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Senior Contributor

Top-20 Things I learned in China

Hello boys,

 

I had promised to make some posts here while I was in China, but I somehow I lost all my connectivity there at a point of my trip. As my laptop and celphone were useless, I did not have access to some important data that I tend to save on Google accounts, which are blocked in most computers in China. But here I will summarize what I have learned in that country and that may be interesting to you.

 

1. "Where there is a will, there is a way". In China, there are more things illegal than most places. However, it is relatively easy to make things happen. The ones who are a long time in the country and either have the right connections, know the law's loopholes or the rules that are not enforced, can almost make literally anything happen in that country.

 

2. I guess that may be offensive for some. But I don't see a lot of complexity in Chinese thinking. It is still a very closed country compared to others and many things widely known around the world are not recognized by the Chinese. In fact, I found some notable people there as naive for the position they hold. In my opinion, the Chinese censorship makes we think that they know a lot more that they really do.

 

3. In Beijing or Shanghai, there is a significant number of foreigners living there or traveling while they do business. Yet, some people have profound mistrust on foreigners generally speaking. It is very likely that in Beijing, taxi drivers may deny you a ride because you are foreigner. In Latin America, it happens quite the opposite. Here, people will want your dollars, euros, pounds or yens. In China, they hate the most the Japanese. They are not as bad to Americans or British, but still view as imperialists. They don't dislike that much Brazilians or Germans. In fact, Volkswagen and BMW are the top selling cars.

 

4. It is really hard to know what will happen with Chinese macroeconomics. The bubble is a reality that many people did not want to see. State TV pushed for investments in a lot of areas. It resulted that people without knowledge went to the stock market because they did not want to lose the opportunity as the country grows so much. But there is big difference comparing to the U.S. bubble that resulted in 2007/08 great recession. The Chinese government is one of the few countries in the world that does not make deficits. They have a lot of cash.

 

5. The infrastructure of Shanghai and eastern China in general is very impressive. For instance, I've been to NYC and Chicago and traffic in both cities is a lot worse than Shanghai that has over 20 million people. Viaducts and road infrastructure is uinmaginable even in American terms.

 

6. Strict control of production means do no exist in China for over 20 years. But that dark days of deep scarcity live in the unconscious of many Chinese, some people say. Lines are not something respected at all. There is huge anxiety on their part to enter a flight, a restaurant, a train line, a bar, to purchase any good...  To my eyes as a Brazilian, the paralell here can be made to the days of hyperinflation - seeming that all is going to end soon and you can't lose any opportunity.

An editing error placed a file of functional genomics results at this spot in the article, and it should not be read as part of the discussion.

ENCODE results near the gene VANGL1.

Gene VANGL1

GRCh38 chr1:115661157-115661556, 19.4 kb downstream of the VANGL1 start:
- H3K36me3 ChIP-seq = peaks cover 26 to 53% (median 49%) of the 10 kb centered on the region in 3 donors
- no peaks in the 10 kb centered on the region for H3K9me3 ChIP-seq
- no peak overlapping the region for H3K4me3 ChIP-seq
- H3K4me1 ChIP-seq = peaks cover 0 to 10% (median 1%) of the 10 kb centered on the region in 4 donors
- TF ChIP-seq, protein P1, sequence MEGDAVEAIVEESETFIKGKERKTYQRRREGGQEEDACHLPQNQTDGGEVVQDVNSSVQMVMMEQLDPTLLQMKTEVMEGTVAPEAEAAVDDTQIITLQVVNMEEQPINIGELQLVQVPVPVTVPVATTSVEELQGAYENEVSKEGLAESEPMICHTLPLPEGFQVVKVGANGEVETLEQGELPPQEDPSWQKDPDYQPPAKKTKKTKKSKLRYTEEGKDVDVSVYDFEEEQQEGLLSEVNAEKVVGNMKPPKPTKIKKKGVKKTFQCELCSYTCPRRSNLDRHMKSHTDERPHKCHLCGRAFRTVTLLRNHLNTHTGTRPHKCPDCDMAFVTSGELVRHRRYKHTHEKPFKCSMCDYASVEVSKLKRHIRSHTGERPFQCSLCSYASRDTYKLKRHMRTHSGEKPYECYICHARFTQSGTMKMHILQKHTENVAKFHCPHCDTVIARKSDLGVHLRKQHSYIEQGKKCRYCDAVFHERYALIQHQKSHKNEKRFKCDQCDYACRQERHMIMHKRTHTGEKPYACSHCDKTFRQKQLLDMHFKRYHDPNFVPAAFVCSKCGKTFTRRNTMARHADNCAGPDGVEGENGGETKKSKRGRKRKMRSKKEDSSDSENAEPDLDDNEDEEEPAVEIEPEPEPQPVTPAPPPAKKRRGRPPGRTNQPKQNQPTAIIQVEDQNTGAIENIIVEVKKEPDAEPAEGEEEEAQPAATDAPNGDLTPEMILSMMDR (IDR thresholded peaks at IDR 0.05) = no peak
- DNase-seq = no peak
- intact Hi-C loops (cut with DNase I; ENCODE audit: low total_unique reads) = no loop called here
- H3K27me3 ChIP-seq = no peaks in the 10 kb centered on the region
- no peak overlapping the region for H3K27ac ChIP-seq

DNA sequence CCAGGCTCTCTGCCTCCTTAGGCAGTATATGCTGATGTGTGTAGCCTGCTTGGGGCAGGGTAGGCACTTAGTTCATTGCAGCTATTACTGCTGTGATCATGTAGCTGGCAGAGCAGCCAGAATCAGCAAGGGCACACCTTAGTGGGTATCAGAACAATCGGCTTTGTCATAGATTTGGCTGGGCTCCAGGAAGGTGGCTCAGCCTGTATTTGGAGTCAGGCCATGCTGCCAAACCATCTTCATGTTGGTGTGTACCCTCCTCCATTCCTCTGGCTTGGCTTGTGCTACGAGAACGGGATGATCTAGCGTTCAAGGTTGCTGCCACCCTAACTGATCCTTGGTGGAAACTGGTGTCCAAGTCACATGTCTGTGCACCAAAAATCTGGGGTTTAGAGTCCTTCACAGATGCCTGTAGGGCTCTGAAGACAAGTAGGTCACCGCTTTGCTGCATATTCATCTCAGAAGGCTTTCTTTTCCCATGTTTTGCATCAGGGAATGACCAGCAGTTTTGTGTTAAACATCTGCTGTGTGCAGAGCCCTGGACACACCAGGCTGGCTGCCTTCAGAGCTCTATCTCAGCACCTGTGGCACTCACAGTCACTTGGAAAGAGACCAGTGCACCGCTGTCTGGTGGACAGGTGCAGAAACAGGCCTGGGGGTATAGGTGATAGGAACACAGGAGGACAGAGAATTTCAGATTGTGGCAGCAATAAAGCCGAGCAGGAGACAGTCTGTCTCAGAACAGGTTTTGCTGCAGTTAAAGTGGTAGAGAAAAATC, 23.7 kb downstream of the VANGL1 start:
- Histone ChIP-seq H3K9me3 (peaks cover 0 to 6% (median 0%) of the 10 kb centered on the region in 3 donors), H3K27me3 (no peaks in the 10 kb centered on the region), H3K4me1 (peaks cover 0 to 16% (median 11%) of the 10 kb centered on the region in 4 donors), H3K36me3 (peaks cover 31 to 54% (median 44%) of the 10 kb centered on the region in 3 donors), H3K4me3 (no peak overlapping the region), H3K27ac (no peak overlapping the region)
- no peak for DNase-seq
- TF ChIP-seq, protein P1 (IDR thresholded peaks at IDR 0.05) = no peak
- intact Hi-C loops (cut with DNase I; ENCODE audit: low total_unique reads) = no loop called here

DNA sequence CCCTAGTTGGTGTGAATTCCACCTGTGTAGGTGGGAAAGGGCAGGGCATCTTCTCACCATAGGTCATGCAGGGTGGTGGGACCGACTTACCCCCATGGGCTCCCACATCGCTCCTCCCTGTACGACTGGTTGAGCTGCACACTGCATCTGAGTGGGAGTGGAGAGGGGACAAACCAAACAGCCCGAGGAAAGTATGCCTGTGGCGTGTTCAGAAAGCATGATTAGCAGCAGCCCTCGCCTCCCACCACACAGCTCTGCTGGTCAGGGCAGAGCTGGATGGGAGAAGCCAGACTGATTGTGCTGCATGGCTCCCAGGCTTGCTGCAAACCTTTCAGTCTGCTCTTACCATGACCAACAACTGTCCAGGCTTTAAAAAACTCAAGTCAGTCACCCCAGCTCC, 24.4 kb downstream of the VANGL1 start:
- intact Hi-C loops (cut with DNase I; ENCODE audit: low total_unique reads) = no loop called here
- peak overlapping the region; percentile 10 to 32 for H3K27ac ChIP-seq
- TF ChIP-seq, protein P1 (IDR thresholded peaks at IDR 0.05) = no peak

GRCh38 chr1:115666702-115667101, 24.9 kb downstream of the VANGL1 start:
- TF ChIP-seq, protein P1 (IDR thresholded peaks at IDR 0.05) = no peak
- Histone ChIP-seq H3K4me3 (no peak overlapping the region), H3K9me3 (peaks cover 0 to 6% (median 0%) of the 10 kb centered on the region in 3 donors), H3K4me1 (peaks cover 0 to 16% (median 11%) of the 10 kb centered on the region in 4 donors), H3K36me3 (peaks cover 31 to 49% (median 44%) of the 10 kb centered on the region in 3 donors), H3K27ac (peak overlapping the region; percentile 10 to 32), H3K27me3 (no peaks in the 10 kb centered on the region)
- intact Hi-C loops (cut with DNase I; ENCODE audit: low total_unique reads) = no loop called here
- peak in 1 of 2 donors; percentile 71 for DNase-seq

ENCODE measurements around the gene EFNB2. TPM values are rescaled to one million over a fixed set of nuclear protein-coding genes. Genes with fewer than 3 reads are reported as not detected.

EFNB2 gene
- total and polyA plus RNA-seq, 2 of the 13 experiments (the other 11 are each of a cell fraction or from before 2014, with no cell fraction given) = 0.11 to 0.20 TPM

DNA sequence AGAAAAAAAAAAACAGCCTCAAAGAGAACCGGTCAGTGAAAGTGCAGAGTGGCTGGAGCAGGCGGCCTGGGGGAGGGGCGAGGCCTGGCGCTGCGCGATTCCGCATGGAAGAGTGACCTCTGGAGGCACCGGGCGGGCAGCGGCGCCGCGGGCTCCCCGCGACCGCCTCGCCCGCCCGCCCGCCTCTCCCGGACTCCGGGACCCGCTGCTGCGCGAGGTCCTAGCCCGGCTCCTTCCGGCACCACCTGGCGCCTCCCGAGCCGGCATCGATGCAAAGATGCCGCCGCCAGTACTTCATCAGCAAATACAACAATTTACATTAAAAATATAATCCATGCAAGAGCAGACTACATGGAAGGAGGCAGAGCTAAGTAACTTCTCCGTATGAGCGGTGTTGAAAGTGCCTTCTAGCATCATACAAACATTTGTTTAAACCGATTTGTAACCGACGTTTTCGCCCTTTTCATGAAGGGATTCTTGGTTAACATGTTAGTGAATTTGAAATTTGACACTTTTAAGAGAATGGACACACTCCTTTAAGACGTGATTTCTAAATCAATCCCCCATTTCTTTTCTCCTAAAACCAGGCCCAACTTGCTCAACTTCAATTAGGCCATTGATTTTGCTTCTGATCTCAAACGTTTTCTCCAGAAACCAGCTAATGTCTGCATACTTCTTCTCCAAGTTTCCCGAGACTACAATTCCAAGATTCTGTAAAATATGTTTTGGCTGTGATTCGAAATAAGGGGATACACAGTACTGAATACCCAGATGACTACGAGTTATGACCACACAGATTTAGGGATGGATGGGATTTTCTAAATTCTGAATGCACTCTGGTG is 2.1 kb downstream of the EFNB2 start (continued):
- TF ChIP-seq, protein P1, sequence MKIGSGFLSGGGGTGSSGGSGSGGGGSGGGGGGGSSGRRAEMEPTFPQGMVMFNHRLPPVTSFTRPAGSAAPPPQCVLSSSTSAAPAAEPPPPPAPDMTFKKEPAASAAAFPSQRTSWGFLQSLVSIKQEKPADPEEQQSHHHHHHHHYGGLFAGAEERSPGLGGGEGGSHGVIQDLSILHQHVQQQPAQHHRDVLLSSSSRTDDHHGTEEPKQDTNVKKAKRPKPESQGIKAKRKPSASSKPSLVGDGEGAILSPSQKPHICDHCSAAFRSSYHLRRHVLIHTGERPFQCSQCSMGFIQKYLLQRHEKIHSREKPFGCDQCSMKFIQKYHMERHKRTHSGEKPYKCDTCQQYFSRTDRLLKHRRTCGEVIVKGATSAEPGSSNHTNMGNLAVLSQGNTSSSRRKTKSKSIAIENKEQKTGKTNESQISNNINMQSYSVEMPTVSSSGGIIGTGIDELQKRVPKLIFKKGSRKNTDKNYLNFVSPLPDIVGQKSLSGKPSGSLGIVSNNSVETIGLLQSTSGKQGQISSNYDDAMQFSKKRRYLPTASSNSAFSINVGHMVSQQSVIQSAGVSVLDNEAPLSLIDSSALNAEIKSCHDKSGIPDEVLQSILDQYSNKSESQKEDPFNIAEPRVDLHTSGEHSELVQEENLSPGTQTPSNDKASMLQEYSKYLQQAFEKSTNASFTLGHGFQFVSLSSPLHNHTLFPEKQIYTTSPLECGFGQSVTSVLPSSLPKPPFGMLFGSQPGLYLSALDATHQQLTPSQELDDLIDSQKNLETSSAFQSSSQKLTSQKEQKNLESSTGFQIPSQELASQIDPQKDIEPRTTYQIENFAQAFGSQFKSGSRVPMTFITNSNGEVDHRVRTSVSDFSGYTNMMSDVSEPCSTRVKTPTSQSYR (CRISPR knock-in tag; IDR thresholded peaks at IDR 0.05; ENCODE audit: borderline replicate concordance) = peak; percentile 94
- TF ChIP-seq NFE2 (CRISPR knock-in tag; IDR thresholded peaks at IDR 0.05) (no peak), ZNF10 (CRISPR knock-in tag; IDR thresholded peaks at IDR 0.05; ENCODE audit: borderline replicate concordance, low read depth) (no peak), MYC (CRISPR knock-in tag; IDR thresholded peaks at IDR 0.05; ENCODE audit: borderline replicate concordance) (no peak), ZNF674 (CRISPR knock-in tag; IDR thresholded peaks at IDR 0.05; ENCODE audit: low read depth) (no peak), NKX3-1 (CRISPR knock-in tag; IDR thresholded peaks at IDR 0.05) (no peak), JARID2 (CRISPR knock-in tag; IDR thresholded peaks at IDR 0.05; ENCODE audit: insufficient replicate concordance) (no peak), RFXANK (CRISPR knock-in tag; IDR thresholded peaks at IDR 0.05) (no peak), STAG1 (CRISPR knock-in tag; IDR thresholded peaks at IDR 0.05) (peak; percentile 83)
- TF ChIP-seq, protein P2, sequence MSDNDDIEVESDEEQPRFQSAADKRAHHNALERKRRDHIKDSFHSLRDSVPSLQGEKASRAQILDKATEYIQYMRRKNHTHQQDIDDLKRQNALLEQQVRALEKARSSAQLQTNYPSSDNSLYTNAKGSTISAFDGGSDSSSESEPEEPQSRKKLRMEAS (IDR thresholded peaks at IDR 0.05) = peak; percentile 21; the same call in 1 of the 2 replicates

7. The food security issue is a major priority for the Chinese govt. Some people talking about asked not to be identified because it is a sensitive issue.

 

8. The huge corn reserves hold by the Chinese govt (at 150 million tons) is because they fear that something really bad can happen. 

 

9. Corn yields are three time higher than soybean yields in China and yet the cereal is subsidized. As this is the prefferred crop of the Chinese, there is the quota of imports. After the quota is reached, tariffs go up. Wheat and rice are also profitable. 

 

10. As soybeans are a lot harder to be grown there (just can be grown in some nothern regions) and have to import seeds from Europe, the import market is free. The soybean production may go down in China. Eleven million metric tons of purchases are guaranteed.

 

11. Sorghum purchases are made by pvt enterprises. The soybean market is controlled by both govt and pvt enterprises. The wheat market is controlled by Cofco, the largest state-run grain company. The corn purchases are also just state-run.

 

12. An interesting fact about rice is that is grown for two seasons and it is also used for animal feed. Yet, the Chinese govt will pay rice growers to stay on their lands. 

 

13. The blockades of imported of GMO corn or sorghum may continue to happen in China to protect the local market. But there will be no way to prove it that they did for economic reasons. They may be fine with WTO. Also, GMO corn is a real worry.